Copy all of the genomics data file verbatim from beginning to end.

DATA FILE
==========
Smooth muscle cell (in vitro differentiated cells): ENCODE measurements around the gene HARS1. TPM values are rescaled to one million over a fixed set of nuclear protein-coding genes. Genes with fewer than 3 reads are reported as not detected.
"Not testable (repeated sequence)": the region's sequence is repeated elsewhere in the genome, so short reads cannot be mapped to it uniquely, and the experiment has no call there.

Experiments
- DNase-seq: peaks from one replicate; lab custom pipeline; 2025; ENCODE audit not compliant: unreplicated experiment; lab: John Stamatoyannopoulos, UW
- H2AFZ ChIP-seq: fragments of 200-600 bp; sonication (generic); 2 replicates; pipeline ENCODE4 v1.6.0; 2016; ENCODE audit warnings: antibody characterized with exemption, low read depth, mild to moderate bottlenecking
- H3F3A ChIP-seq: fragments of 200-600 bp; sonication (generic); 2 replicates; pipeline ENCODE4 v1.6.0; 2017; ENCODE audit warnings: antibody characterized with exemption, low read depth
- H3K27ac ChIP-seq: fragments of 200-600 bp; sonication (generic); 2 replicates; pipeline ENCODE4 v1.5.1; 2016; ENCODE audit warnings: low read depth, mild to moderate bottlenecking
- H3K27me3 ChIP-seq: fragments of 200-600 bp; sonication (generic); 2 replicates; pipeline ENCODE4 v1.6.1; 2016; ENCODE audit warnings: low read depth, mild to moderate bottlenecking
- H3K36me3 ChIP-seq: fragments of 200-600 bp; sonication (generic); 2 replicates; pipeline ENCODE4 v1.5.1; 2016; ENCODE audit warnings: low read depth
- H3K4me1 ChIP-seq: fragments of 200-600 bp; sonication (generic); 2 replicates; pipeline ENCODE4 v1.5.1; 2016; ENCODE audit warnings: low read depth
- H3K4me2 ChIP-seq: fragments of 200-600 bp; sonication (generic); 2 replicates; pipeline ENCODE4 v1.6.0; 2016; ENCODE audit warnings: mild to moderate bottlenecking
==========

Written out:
Smooth muscle cell (in vitro differentiated cells): ENCODE measurements around the gene HARS1. TPM values are rescaled to one million over a fixed set of nuclear protein-coding genes. Genes with fewer than 3 reads are reported as not detected.
"Not testable (repeated sequence)": the region's sequence is repeated elsewhere in the genome, so short reads cannot be mapped to it uniquely, and the experiment has no call there.

Experiments
- DNase-seq: peaks from one replicate; lab custom pipeline; 2025; ENCODE audit not compliant: unreplicated experiment; lab: John Stamatoyannopoulos, UW
- H2AFZ ChIP-seq: fragments of 200-600 bp; sonication (generic); 2 replicates; pipeline ENCODE4 v1.6.0; 2016; ENCODE audit warnings: antibody characterized with exemption, low read depth, mild to moderate bottlenecking
- H3F3A ChIP-seq: fragments of 200-600 bp; sonication (generic); 2 replicates; pipeline ENCODE4 v1.6.0; 2017; ENCODE audit warnings: antibody characterized with exemption, low read depth
- H3K27ac ChIP-seq: fragments of 200-600 bp; sonication (generic); 2 replicates; pipeline ENCODE4 v1.5.1; 2016; ENCODE audit warnings: low read depth, mild to moderate bottlenecking
- H3K27me3 ChIP-seq: fragments of 200-600 bp; sonication (generic); 2 replicates; pipeline ENCODE4 v1.6.1; 2016; ENCODE audit warnings: low read depth, mild to moderate bottlenecking
- H3K36me3 ChIP-seq: fragments of 200-600 bp; sonication (generic); 2 replicates; pipeline ENCODE4 v1.5.1; 2016; ENCODE audit warnings: low read depth
- H3K4me1 ChIP-seq: fragments of 200-600 bp; sonication (generic); 2 replicates; pipeline ENCODE4 v1.5.1; 2016; ENCODE audit warnings: low read depth
- H3K4me2 ChIP-seq: fragments of 200-600 bp; sonication (generic); 2 replicates; pipeline ENCODE4 v1.6.0; 2016; ENCODE audit warnings: mild to moderate bottlenecking